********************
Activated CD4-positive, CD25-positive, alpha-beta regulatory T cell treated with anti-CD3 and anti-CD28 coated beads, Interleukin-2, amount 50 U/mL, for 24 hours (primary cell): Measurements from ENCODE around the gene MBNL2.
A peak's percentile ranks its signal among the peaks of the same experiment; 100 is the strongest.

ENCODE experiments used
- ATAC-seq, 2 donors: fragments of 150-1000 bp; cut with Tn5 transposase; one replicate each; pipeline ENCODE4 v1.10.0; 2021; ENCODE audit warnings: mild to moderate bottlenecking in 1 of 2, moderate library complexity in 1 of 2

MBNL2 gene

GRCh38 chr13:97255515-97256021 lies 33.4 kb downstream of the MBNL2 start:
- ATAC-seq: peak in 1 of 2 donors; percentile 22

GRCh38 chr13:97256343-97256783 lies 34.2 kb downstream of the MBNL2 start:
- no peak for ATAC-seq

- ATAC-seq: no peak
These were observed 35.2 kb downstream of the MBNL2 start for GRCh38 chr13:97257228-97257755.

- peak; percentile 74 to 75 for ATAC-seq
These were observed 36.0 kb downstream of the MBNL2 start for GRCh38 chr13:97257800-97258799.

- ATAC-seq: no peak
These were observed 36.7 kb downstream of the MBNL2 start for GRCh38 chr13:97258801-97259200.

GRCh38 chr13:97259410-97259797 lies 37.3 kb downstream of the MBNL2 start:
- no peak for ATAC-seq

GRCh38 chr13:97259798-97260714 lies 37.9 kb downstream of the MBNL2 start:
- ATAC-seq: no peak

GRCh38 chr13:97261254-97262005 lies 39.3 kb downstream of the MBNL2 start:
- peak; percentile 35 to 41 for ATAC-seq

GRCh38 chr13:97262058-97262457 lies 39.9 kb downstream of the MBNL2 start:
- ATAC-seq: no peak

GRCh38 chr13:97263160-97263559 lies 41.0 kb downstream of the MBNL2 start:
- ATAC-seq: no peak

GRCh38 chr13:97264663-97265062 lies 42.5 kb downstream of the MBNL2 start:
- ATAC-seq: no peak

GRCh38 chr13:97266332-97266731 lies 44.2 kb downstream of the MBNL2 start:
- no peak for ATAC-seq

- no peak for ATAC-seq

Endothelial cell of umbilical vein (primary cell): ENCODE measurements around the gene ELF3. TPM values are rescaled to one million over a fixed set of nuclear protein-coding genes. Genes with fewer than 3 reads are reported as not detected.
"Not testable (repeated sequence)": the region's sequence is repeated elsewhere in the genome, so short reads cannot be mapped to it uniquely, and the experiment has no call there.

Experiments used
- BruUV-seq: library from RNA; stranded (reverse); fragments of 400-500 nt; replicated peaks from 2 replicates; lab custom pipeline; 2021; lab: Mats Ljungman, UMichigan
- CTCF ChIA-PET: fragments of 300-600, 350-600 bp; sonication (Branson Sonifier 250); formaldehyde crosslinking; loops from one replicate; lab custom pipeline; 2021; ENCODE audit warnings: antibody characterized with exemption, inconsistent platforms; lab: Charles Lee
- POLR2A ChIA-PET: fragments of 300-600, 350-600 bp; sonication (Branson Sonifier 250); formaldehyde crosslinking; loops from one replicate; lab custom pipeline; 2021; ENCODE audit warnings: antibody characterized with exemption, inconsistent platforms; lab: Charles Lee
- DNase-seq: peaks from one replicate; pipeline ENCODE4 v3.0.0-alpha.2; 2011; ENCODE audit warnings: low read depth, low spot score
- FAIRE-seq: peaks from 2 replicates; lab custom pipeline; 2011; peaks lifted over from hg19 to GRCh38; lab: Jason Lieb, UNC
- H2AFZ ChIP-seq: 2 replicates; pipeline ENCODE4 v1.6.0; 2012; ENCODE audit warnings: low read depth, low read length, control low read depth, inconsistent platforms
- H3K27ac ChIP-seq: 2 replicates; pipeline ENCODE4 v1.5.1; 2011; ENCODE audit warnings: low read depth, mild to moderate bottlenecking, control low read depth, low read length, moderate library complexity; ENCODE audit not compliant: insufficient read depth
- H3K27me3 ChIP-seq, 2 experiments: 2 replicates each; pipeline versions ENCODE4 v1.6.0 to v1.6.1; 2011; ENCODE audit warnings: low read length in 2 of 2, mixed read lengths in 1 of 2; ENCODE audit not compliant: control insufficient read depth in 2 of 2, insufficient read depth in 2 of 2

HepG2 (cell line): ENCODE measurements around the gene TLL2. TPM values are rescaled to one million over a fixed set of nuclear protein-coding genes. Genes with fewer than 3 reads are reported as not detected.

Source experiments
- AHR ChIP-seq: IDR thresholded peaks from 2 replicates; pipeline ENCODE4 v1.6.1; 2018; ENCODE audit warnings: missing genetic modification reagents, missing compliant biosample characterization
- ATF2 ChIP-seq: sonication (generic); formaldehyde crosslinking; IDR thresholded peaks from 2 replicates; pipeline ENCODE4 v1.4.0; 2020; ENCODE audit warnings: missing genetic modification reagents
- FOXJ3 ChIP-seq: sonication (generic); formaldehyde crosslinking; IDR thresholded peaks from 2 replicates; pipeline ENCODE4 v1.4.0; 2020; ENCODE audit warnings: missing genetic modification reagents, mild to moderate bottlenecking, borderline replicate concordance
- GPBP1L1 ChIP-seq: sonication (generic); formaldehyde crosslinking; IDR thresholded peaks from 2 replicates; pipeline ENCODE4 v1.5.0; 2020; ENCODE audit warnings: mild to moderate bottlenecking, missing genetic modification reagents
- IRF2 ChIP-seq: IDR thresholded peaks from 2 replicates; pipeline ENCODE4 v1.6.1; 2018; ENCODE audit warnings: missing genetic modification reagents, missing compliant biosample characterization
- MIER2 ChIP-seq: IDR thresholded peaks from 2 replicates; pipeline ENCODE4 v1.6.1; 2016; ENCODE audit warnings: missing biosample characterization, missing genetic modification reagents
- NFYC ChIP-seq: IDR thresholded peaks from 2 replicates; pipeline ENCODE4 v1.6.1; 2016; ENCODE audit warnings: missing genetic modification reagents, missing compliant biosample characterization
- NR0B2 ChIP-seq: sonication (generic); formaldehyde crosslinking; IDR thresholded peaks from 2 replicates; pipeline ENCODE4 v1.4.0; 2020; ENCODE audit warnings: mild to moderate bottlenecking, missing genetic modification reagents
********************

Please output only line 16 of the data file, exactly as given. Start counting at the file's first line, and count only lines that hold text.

GRCh38 chr13:97259410-97259797 lies 37.3 kb downstream of the MBNL2 start: